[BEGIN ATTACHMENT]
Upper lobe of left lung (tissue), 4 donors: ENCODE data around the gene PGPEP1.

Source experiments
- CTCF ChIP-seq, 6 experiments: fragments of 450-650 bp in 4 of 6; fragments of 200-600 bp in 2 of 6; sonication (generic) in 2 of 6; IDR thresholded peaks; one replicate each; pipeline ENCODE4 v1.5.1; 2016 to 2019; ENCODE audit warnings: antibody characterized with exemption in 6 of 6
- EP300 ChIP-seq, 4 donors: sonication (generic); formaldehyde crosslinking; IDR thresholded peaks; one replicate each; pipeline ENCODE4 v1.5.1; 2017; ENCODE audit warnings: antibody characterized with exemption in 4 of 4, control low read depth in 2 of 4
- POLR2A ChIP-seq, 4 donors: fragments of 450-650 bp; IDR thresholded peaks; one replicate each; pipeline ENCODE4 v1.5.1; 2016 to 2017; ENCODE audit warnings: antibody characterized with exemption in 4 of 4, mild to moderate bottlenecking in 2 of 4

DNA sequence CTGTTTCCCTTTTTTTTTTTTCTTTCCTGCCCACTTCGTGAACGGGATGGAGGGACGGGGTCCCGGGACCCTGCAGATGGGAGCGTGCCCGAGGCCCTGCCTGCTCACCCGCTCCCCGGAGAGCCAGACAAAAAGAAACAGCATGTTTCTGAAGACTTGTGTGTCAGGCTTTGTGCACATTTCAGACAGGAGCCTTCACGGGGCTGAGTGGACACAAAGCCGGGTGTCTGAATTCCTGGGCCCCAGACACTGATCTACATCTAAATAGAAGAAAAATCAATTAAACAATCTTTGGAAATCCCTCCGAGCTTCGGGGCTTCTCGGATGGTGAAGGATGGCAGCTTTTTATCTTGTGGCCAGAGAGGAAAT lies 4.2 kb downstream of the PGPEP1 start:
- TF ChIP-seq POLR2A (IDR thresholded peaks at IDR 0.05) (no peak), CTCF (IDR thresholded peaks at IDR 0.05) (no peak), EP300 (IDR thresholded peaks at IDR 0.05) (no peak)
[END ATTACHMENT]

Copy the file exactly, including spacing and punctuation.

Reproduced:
Upper lobe of left lung (tissue), 4 donors: ENCODE data around the gene PGPEP1.

Source experiments
- CTCF ChIP-seq, 6 experiments: fragments of 450-650 bp in 4 of 6; fragments of 200-600 bp in 2 of 6; sonication (generic) in 2 of 6; IDR thresholded peaks; one replicate each; pipeline ENCODE4 v1.5.1; 2016 to 2019; ENCODE audit warnings: antibody characterized with exemption in 6 of 6
- EP300 ChIP-seq, 4 donors: sonication (generic); formaldehyde crosslinking; IDR thresholded peaks; one replicate each; pipeline ENCODE4 v1.5.1; 2017; ENCODE audit warnings: antibody characterized with exemption in 4 of 4, control low read depth in 2 of 4
- POLR2A ChIP-seq, 4 donors: fragments of 450-650 bp; IDR thresholded peaks; one replicate each; pipeline ENCODE4 v1.5.1; 2016 to 2017; ENCODE audit warnings: antibody characterized with exemption in 4 of 4, mild to moderate bottlenecking in 2 of 4

DNA sequence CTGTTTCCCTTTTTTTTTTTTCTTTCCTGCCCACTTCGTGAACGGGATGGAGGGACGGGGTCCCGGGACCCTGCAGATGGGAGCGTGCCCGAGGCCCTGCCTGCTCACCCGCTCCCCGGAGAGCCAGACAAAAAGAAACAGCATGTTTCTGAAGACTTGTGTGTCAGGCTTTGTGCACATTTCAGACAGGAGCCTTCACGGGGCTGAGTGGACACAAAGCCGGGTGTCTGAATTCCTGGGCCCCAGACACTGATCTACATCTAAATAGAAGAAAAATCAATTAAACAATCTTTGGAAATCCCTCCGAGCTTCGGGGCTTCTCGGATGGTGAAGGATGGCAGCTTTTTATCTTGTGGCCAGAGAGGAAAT lies 4.2 kb downstream of the PGPEP1 start:
- TF ChIP-seq POLR2A (IDR thresholded peaks at IDR 0.05) (no peak), CTCF (IDR thresholded peaks at IDR 0.05) (no peak), EP300 (IDR thresholded peaks at IDR 0.05) (no peak)